Anne and Henry “Hank” Paup ’70 established the first dean’s scholarship for the Texas A&M School of Law.
Anne and Henry “Hank” Paup ’70 have a passion for Texas A&M University and the law profession —a passion that inspired them to invest in the Texas A&M School of Law’s future with the institution’s first dean’s scholarship.
The Anne S. and Henry B. Paup First Endowed Dean’s Scholarship was established in 2014 through a $125,000 gift from the Paups to the Texas A&M Foundation. Their gift was matched by funds from the university to create a $250,000 endowment. Funds from the endowment provide scholarships to full-time students in good standing pursuing law degrees.
The Paups reside in the law school’s home city of Fort Worth, where Hank practices law. The couple met because of Hank’s pursuit of a law degree: He attended Texas A&M as an undergraduate but met Anne while he was a law student at Southern Methodist University, where she was an undergraduate.
“Hank was a first-year law student when I met him at a mixer with my sorority,” Anne said. “He needed a date for an upcoming law school dance, and that ended up being our first date. We married after we had both graduated on Sept. 1, 1973.”
Before he attended law school, Hank said his experiences at Texas A&M—particularly his participation in the Corps of Cadets—helped shape his life for years to come. He was a distinguished student and a distinguished military graduate, as well as a walk-on for the Texas A&M swimming team, where he was a three-time letterman and set the school record for the mile swim at the 1969 Southwest Conference Championship. Within the Corps of Cadets, he was First Sergeant in his outfit, as well as Company Commander and a Ross Volunteer.
“There were few girls at Texas A&M when I was there, so my activities were limited to what I call the three S’s: soldiering, studying and swimming,” Hank laughed. “I gained discipline, loyalty, leadership and camaraderie from those three ventures and learned skills and lessons that ultimately molded my life.”
The Paups have two children who also attended Texas A&M—Spivey Johnson Paup ’01 and Robbie Jane Paup Pope ’07. Spivey carried on Hank’s legacy as First Sergeant and commander of his outfit in the Corps of Cadets. Robbie Jane was also a member and officer of her Tri Delta sorority. The Paups’ two grown children and their families reside in Austin, or as Hank calls it, the city “behind the orange curtain.”
When Texas A&M acquired its law school in 2013, the Paups were glad to see a law program introduced into The Texas A&M University System and were eager to help the cause. “I was thrilled when Texas A&M acquired our law school in Fort Worth,” Hank said. “We now have a top-tier medical school, and I wanted to help promote our law school to achieve that same distinction.”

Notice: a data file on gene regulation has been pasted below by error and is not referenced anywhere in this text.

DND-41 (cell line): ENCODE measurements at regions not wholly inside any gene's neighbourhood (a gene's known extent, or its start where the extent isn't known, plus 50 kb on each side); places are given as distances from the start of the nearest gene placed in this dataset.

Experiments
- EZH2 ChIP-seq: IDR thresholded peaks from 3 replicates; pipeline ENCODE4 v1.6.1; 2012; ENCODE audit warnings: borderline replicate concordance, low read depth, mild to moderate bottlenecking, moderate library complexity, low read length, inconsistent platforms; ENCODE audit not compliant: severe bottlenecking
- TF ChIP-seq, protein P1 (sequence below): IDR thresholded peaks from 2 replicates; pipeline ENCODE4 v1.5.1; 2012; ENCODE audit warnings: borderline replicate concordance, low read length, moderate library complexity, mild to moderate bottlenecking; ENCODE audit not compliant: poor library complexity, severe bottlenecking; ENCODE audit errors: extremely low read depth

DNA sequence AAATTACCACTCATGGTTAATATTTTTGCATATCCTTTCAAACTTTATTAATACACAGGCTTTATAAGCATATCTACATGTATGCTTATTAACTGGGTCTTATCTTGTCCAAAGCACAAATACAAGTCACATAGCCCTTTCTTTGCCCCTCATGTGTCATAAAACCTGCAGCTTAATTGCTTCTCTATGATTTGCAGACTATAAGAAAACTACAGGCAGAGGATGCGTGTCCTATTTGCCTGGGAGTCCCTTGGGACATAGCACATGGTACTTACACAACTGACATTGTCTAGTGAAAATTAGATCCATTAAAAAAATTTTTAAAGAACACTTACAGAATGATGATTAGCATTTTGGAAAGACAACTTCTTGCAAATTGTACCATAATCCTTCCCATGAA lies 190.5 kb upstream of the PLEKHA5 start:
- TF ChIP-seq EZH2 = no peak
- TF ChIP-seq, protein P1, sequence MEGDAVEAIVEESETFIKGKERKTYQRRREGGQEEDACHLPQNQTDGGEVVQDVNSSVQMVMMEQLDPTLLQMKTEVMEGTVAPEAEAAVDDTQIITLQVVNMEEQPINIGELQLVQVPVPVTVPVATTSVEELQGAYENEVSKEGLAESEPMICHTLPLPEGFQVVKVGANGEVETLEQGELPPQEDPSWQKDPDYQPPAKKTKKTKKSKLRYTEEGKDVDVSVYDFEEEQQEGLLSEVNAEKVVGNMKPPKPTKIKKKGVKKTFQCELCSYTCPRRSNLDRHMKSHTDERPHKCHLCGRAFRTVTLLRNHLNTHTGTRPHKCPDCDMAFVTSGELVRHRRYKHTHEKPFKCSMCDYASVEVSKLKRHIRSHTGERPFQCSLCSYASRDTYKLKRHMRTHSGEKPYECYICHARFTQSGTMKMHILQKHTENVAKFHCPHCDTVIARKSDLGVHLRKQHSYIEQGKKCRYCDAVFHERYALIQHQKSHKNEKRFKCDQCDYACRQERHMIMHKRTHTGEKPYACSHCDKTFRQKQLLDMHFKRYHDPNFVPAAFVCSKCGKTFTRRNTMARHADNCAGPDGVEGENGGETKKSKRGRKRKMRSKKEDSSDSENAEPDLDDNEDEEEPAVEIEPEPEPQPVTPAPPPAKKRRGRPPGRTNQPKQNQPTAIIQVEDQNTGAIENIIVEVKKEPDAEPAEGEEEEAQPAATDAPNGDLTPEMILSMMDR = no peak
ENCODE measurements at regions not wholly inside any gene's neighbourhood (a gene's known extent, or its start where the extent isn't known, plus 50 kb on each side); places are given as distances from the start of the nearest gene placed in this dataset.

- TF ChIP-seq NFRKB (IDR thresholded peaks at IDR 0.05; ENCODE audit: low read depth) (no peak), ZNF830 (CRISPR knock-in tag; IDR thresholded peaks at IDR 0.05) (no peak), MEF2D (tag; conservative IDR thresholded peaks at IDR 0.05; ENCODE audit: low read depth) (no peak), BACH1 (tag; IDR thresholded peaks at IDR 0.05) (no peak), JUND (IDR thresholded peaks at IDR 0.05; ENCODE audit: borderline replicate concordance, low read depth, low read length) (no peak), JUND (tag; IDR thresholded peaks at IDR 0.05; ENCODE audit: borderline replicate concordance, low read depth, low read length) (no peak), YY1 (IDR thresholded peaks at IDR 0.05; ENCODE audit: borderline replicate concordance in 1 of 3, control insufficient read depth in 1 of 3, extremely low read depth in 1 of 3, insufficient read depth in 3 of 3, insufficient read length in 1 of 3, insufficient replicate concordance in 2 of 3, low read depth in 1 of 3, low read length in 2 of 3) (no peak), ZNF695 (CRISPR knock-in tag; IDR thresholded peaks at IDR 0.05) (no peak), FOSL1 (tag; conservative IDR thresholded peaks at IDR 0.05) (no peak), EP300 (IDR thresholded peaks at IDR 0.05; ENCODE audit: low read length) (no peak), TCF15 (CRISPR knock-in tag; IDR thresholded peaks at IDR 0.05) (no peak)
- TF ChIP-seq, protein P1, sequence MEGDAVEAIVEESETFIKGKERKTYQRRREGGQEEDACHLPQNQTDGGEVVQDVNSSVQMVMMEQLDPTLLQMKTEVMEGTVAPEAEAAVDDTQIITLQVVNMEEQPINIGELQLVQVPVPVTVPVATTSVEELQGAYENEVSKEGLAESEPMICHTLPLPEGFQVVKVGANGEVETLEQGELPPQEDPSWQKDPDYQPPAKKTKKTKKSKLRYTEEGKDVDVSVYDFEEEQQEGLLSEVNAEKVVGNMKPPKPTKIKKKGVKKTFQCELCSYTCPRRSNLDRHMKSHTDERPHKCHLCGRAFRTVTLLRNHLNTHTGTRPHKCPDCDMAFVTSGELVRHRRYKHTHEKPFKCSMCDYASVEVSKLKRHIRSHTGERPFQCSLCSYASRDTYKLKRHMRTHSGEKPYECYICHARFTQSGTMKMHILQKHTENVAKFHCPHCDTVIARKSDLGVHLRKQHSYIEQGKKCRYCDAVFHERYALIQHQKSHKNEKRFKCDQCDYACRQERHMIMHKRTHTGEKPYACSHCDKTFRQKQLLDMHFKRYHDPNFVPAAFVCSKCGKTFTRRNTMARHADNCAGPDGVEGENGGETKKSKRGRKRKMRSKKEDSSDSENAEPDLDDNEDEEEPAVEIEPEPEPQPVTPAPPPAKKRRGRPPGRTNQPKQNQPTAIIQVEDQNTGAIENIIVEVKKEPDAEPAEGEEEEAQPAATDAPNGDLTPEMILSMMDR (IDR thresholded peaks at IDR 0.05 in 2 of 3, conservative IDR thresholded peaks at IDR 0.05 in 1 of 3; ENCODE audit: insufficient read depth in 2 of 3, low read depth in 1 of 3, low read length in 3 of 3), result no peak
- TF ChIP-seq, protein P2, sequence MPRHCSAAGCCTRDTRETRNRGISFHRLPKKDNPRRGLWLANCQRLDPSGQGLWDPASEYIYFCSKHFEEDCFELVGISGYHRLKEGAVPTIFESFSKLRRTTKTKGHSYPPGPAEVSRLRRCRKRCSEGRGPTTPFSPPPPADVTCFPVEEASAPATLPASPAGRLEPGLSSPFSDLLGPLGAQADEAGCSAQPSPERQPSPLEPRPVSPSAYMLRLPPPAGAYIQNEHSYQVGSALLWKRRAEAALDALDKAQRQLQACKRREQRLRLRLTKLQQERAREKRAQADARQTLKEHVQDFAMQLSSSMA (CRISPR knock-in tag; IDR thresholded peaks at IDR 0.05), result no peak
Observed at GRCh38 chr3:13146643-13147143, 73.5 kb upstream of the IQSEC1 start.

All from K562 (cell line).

While the law school is relatively young compared to other longstanding institutions across the nation, Hank is confident in its ability to continue its rise to prominence and believes competitive graduate programs like the law program will allow Texas A&M to continue to attract the best students. He has lofty expectations for the school’s future and believes they can be achieved sooner rather than later.
“From out of nowhere, the Texas A&M School of Law has recently cracked the Top 100 Law Schools in the U.S. News & World Report rankings,” Hank said. “My hope is that it climbs within the Top 50 schools in the next five to ten years.”
Hank is confident that the law school can achieve this goal if it maintains uncompromising standards and stellar leadership. “Getting into the Top 50 will be difficult against the nation’s historically-strong law schools,” Hank said. “Critical to this are two things: achieving an outstanding area of specialization and having the right dean take over.”
The Paups are grateful for the assistance and encouragement of Myke Holt and Brian Bishop ’91, Texas A&M Foundation development staff, in creating their gift. They hope their support will aid the School of Law in obtaining these distinctions, as well as attract students that could not or would not have attended otherwise.
“We hope this scholarship attracts top-tier students who rely on academic scholarships,” Hank said. “Scholastic debt is very challenging. This scholarship will allow those students to minimize student loan debt and focus on their professional paths.”
While the law profession is financially rewarding, the Paups hope their scholarship can bring students who are motivated to help others through the law profession to study at the School of Law. “Law is a profession, not a ticket to riches,” Hank said. “If you are in it for the money, don’t do it. Do it to serve others. That’s what I’d like prospective students to know.”
The Paups have also made generous gifts to benefit the Corps of Cadets, the Texas A&M Swimming & Diving teams, the Letterman’s Lounge at the renovated Kyle Field honoring swimming, and the Department of Horticultural Sciences, which is what their daughter Robbie Jane studied. The couple has strived to support every area of the university that has made an impact in their family’s lives.
“Anne and I have just continued to support the three S’s—soldiering, studying and swimming—like I did back when I was at Texas A&M,” Hank said. “We hope our gifts will continue to work toward the betterment of the university.”
RThe School of Law hopes to offer every eligible student a law scholarship. You can create a Dean’s Scholarship with a $62,500 gift and leverage your gift with the university’s limited-time 1:1 match to create a $125,000 endowment.